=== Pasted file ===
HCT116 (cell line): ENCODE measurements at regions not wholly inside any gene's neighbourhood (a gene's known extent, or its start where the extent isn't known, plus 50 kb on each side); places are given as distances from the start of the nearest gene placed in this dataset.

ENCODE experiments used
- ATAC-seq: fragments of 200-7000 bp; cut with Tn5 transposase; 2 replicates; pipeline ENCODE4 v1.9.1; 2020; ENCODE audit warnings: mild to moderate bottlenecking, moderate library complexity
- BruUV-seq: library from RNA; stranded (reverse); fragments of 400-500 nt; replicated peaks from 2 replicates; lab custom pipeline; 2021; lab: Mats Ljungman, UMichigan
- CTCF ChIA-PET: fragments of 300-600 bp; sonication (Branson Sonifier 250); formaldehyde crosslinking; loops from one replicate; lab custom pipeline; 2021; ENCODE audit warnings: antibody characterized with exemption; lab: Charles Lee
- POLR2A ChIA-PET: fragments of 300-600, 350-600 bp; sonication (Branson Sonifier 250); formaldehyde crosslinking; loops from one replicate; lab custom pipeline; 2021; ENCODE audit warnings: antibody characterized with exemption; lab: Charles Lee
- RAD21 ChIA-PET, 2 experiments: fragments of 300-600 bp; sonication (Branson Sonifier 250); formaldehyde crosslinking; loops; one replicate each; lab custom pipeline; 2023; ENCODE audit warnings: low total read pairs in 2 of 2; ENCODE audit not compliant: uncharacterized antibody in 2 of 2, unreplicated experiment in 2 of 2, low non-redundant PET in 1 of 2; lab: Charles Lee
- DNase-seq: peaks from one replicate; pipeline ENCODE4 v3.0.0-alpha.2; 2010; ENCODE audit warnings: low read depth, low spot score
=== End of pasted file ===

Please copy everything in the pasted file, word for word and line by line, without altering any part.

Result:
HCT116 (cell line): ENCODE measurements at regions not wholly inside any gene's neighbourhood (a gene's known extent, or its start where the extent isn't known, plus 50 kb on each side); places are given as distances from the start of the nearest gene placed in this dataset.

ENCODE experiments used
- ATAC-seq: fragments of 200-7000 bp; cut with Tn5 transposase; 2 replicates; pipeline ENCODE4 v1.9.1; 2020; ENCODE audit warnings: mild to moderate bottlenecking, moderate library complexity
- BruUV-seq: library from RNA; stranded (reverse); fragments of 400-500 nt; replicated peaks from 2 replicates; lab custom pipeline; 2021; lab: Mats Ljungman, UMichigan
- CTCF ChIA-PET: fragments of 300-600 bp; sonication (Branson Sonifier 250); formaldehyde crosslinking; loops from one replicate; lab custom pipeline; 2021; ENCODE audit warnings: antibody characterized with exemption; lab: Charles Lee
- POLR2A ChIA-PET: fragments of 300-600, 350-600 bp; sonication (Branson Sonifier 250); formaldehyde crosslinking; loops from one replicate; lab custom pipeline; 2021; ENCODE audit warnings: antibody characterized with exemption; lab: Charles Lee
- RAD21 ChIA-PET, 2 experiments: fragments of 300-600 bp; sonication (Branson Sonifier 250); formaldehyde crosslinking; loops; one replicate each; lab custom pipeline; 2023; ENCODE audit warnings: low total read pairs in 2 of 2; ENCODE audit not compliant: uncharacterized antibody in 2 of 2, unreplicated experiment in 2 of 2, low non-redundant PET in 1 of 2; lab: Charles Lee
- DNase-seq: peaks from one replicate; pipeline ENCODE4 v3.0.0-alpha.2; 2010; ENCODE audit warnings: low read depth, low spot score